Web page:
A perfect life would probably mean something different to different people. For some, a perfect life may mean a committed relationship, a great business or job, fame, or to be healthy, and yet to others, just having that child they have always wanted would make life perfect. Therefore, perfection is not absolute but relative.
However, is there such a thing as a perfect life? It seems that perfection and life are on opposite ends of the spectrum. Perfection is static: the perfect tool for a job, the perfect dress for an occasion, the perfect song for a wedding, or the perfect words to soothe the pain of a friend. Once perfection is reached, then there is resolution and no further need. The definition of life includes the capacity for growth, reproduction and continual change. This very definition of life excludes perfection. Life is perpetual motion ceaseless in its quest to regenerate itself. This holds true in nature and in our human lives as well. A most obvious demonstration of this is that people give birth to offspring whose physical, psychological, social, and emotional development metamorphs through the continuum of life from infants to adults to old age.
As we course through life, we face the many dimensions of life: the joy of bringing a new life into the world, the happiness found in endearing relationships, and the trials and tribulations of losing a loved one. It is the latter, trials and tribulations, that present the greatest opportunities for growth; growth is one of the qualities of being alive. Growth and perfection do not exist together; there is either one or the other. The biggest challenges in life require the most effort and therefore represent the biggest opportunities for personal evolution.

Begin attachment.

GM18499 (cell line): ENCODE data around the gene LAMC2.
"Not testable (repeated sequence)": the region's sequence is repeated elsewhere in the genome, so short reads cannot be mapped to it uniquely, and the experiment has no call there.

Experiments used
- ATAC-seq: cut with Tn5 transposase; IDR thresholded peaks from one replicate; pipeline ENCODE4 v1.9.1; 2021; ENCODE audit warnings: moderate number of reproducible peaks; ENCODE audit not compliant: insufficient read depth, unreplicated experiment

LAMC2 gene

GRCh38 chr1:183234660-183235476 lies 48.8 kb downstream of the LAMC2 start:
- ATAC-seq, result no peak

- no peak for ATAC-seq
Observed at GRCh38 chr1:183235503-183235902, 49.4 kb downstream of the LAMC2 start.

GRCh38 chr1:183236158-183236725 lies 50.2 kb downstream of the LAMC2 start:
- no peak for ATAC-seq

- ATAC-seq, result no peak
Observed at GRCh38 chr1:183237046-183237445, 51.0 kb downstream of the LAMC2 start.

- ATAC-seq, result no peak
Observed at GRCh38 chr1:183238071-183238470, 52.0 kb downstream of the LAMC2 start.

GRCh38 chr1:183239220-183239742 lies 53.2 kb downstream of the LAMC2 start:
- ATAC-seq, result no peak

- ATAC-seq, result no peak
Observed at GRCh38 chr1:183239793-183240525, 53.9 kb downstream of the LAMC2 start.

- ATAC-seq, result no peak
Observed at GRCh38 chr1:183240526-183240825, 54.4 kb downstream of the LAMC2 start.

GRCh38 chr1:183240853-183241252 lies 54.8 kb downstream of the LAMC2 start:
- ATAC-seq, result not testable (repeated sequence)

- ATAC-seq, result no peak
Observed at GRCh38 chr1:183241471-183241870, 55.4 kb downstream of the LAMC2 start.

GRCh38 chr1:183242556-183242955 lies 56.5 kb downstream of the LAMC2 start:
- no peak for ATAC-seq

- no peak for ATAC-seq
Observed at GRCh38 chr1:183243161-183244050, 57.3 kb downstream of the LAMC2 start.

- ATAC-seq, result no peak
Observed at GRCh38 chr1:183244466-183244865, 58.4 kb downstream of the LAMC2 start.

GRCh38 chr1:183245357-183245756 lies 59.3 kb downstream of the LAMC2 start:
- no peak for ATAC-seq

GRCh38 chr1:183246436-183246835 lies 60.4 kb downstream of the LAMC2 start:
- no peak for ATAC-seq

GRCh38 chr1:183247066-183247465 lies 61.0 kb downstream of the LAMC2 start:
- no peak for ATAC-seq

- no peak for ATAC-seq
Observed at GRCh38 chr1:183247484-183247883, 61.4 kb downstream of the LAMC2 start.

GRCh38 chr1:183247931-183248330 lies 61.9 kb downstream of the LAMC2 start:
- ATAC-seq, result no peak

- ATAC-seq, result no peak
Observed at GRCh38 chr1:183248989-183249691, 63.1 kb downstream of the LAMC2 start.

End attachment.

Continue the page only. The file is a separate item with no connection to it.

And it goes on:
One of the biggest challenges is loss: of employment, of home, wealth or of a loved one. These are the times we may have to stop and remove ourselves from the flow of life. These are the times for honest reflection and re-evaluation of the very core of who we are. It takes strength and courage for honest self-reflection. We may ask ourselves: what is going to happen to me? Perhaps the most piercing questions are who am I and do I have what it takes to carry on? There may even be self-doubt about having the strength and courage to carry on but all of us experience self-doubt. Self doubt is not a weakness when we have the audacity to continue life’s journey. Self-doubt is not what diminishes us but it is whether we have what it takes to stand in the arena of life, in the midst of the negative chatter, self-imposed or otherwise, and conquer our fears. This is what matters most.
I would ask not only is there a perfect life but can there be a perfect life? Perfection has its place in some finite situations but has no place in what we call life for life is to be lived. In order to partake in the joy of life and to meet its challenges, we need to be as free as the ocean tides and as vast as the universe.
from the Harte,
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